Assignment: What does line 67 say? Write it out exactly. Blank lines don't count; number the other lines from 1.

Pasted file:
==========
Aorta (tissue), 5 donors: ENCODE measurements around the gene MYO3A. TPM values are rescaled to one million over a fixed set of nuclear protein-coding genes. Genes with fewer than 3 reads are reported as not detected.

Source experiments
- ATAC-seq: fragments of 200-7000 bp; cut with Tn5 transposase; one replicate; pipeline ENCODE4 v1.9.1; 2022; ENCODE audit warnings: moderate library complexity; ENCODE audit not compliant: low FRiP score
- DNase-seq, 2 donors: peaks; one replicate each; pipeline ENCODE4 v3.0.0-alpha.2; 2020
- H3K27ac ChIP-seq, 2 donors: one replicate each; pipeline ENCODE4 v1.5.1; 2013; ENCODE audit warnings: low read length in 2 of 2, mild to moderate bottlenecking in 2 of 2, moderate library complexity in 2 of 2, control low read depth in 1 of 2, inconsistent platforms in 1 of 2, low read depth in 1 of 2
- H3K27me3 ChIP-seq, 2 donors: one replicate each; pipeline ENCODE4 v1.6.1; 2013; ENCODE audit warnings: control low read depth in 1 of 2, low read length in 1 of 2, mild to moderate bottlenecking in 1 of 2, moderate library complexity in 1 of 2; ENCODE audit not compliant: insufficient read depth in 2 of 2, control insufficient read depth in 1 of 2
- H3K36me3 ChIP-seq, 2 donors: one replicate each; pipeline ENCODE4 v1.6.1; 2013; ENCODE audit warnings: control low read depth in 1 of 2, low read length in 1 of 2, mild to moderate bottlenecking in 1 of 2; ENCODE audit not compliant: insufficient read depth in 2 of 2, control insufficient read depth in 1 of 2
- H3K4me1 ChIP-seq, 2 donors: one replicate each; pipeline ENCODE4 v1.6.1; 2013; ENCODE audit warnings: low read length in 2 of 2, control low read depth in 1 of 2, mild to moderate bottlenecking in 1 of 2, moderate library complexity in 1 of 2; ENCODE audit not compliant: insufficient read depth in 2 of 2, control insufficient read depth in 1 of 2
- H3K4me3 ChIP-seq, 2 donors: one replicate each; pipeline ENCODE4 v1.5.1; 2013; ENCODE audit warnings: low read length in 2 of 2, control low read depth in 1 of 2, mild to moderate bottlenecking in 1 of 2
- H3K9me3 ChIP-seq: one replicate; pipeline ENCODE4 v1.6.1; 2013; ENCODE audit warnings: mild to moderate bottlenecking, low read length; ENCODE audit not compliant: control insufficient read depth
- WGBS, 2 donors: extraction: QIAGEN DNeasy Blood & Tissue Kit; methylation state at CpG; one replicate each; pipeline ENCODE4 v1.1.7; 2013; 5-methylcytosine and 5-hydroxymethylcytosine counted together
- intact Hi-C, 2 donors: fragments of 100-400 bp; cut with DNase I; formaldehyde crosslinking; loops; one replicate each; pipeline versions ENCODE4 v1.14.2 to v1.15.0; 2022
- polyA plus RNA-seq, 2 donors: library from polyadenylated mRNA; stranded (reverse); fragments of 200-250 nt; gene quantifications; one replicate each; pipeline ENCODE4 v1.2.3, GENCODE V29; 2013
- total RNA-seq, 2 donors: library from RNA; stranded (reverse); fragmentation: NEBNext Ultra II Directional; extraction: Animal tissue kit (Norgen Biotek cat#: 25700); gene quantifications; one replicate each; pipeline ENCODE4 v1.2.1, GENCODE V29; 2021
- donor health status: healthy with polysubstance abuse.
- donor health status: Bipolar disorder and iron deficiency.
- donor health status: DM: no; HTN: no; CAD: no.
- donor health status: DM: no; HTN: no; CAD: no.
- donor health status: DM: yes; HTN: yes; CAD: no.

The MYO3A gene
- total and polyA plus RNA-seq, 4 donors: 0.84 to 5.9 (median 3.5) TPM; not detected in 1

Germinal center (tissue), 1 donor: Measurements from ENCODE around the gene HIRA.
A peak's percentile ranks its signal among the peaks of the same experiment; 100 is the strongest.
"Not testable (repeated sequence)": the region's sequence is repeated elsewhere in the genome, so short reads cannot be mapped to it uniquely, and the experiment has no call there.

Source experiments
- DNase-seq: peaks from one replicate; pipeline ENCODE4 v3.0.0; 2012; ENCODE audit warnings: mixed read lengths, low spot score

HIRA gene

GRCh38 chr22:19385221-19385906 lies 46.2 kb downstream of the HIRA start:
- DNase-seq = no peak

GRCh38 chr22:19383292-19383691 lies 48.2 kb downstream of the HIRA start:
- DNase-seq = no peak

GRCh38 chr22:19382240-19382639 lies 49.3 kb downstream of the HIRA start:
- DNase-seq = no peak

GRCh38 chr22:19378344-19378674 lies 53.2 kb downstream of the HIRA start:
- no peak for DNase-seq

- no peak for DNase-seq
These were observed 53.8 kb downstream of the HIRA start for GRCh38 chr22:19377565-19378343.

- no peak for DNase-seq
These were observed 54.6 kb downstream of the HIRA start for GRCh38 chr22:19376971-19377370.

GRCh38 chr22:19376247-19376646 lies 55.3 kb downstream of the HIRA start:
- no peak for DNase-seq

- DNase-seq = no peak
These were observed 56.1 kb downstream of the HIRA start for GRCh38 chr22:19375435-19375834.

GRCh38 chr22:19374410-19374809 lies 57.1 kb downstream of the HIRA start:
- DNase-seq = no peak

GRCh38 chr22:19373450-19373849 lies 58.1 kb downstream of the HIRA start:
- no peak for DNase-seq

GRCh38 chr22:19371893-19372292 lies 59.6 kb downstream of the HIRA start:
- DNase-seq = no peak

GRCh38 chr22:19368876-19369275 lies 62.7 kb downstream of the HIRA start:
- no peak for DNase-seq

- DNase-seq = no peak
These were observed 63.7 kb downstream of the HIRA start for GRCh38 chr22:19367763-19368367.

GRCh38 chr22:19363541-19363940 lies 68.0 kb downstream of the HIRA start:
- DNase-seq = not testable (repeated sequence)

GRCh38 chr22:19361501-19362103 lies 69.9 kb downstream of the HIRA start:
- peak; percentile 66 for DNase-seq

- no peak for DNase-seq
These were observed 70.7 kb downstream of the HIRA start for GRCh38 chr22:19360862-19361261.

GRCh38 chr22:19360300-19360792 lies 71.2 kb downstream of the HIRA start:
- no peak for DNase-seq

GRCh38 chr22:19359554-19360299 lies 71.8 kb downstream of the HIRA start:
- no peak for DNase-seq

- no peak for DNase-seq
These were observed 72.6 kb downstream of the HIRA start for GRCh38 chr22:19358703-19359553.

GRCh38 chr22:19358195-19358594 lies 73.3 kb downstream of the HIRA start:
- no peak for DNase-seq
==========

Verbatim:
- no peak for DNase-seq